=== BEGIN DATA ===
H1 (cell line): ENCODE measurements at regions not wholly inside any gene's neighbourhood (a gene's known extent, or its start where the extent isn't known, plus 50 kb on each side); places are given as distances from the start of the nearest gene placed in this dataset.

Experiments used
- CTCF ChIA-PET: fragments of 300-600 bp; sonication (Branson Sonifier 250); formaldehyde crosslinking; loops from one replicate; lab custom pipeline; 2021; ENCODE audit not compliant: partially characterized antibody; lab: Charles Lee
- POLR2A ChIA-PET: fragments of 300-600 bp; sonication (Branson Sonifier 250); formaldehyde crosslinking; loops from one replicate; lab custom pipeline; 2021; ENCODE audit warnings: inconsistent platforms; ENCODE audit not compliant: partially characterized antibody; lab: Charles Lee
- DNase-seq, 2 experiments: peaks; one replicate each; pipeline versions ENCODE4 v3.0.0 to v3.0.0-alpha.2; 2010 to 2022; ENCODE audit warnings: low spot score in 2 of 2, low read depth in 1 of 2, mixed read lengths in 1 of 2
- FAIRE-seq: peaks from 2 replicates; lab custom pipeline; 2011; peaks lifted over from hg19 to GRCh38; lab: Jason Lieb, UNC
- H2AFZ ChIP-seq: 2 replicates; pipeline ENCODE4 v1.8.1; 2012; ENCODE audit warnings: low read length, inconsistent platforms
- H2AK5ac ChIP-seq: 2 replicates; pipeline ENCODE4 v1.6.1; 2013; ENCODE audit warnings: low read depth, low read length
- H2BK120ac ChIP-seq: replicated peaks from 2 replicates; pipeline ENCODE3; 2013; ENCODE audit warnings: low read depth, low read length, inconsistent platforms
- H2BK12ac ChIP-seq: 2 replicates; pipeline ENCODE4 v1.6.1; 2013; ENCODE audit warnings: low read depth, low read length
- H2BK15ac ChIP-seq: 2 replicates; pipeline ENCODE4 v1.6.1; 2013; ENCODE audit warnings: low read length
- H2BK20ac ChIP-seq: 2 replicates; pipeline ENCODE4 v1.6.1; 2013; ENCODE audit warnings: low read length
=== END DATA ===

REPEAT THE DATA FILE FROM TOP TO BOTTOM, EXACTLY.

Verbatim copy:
H1 (cell line): ENCODE measurements at regions not wholly inside any gene's neighbourhood (a gene's known extent, or its start where the extent isn't known, plus 50 kb on each side); places are given as distances from the start of the nearest gene placed in this dataset.

Experiments used
- CTCF ChIA-PET: fragments of 300-600 bp; sonication (Branson Sonifier 250); formaldehyde crosslinking; loops from one replicate; lab custom pipeline; 2021; ENCODE audit not compliant: partially characterized antibody; lab: Charles Lee
- POLR2A ChIA-PET: fragments of 300-600 bp; sonication (Branson Sonifier 250); formaldehyde crosslinking; loops from one replicate; lab custom pipeline; 2021; ENCODE audit warnings: inconsistent platforms; ENCODE audit not compliant: partially characterized antibody; lab: Charles Lee
- DNase-seq, 2 experiments: peaks; one replicate each; pipeline versions ENCODE4 v3.0.0 to v3.0.0-alpha.2; 2010 to 2022; ENCODE audit warnings: low spot score in 2 of 2, low read depth in 1 of 2, mixed read lengths in 1 of 2
- FAIRE-seq: peaks from 2 replicates; lab custom pipeline; 2011; peaks lifted over from hg19 to GRCh38; lab: Jason Lieb, UNC
- H2AFZ ChIP-seq: 2 replicates; pipeline ENCODE4 v1.8.1; 2012; ENCODE audit warnings: low read length, inconsistent platforms
- H2AK5ac ChIP-seq: 2 replicates; pipeline ENCODE4 v1.6.1; 2013; ENCODE audit warnings: low read depth, low read length
- H2BK120ac ChIP-seq: replicated peaks from 2 replicates; pipeline ENCODE3; 2013; ENCODE audit warnings: low read depth, low read length, inconsistent platforms
- H2BK12ac ChIP-seq: 2 replicates; pipeline ENCODE4 v1.6.1; 2013; ENCODE audit warnings: low read depth, low read length
- H2BK15ac ChIP-seq: 2 replicates; pipeline ENCODE4 v1.6.1; 2013; ENCODE audit warnings: low read length
- H2BK20ac ChIP-seq: 2 replicates; pipeline ENCODE4 v1.6.1; 2013; ENCODE audit warnings: low read length